Hyundai leads in corporate loyalty, study shows

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Long ignored by most American auto buyers, and slighted by others due to quality problems, Hyundai is now tops when it comes to corporate loyalty, according to a new study.

But Ford Motor Co. is also making gains in the marketplace, according to the report by Experian Automotive, a data service that tracks vehicle registration data as well as consumer attitudes. The Detroit maker captured the lead in six of the spots in the top 10 product segments.

Hyundai had a loyalty rate of 49.6 percent, according to the Experian study, edging out General Motors and Ford – as well as major Japanese makers like Toyota. It was the first time the Korean carmaker led the list, marking a significant turnaround for a brand that was once the butt of jokes, not a marque that won repeat business.

Hyundai’s loyalty – translated as the repurchase rate of its owners – has also helped drive the brand’s market share to record levels, 9.2 percent during the second quarter of this year, up from 7.9 percent a year earlier. The maker’s performance in the study also reflected well on its sibling brand, Kia actually outscoring the Hyundai brand with a 47.9 percent loyalty rate.

General Motors, which came in second in the Experian study, had the second-highest loyalty rate, at 48.1 percent, and also saw its market share grow by 0.5 points – to 19.6 percent during the second quarter of this year.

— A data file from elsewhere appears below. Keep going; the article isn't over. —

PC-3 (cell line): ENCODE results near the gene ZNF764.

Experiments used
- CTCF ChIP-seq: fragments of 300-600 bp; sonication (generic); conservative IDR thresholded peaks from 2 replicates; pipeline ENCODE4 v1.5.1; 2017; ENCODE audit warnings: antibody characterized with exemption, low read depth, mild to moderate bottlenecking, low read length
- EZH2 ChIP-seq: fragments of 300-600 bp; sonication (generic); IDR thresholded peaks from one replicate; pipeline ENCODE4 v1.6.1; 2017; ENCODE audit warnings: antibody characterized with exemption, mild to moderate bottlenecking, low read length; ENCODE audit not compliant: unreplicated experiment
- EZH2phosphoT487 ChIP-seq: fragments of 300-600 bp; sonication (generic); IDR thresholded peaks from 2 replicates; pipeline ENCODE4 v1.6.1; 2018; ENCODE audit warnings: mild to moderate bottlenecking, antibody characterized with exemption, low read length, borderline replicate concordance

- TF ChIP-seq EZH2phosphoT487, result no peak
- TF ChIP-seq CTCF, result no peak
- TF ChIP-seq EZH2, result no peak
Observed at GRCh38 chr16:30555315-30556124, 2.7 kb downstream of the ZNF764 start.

Ford was third in the latest Experian loyalty study, at 47.6 percent. But it also took six of the Top 10 sports in terms of loyalty to specific products. That included the Ford Fiesta, third at 63 percent, and the Fusion, fourth at 61 percent.

The product with the highest individual loyalty was the Kia Forte, according to Experian, at 68 percent. The maker’s quirky crossover, the Soul, was fifth at 59 percent, with its Forte Koup ranking eighth at 57 percent.

Makers have become increasingly focused on brand loyalty in recent years. Repeat business not only helps prop up sales and market share but also helps hold down marketing costs. Experts say it can cost as much as 11 times more to “conquest” a buyer from a competing brand as opposed to winning back one of your loyal owners.

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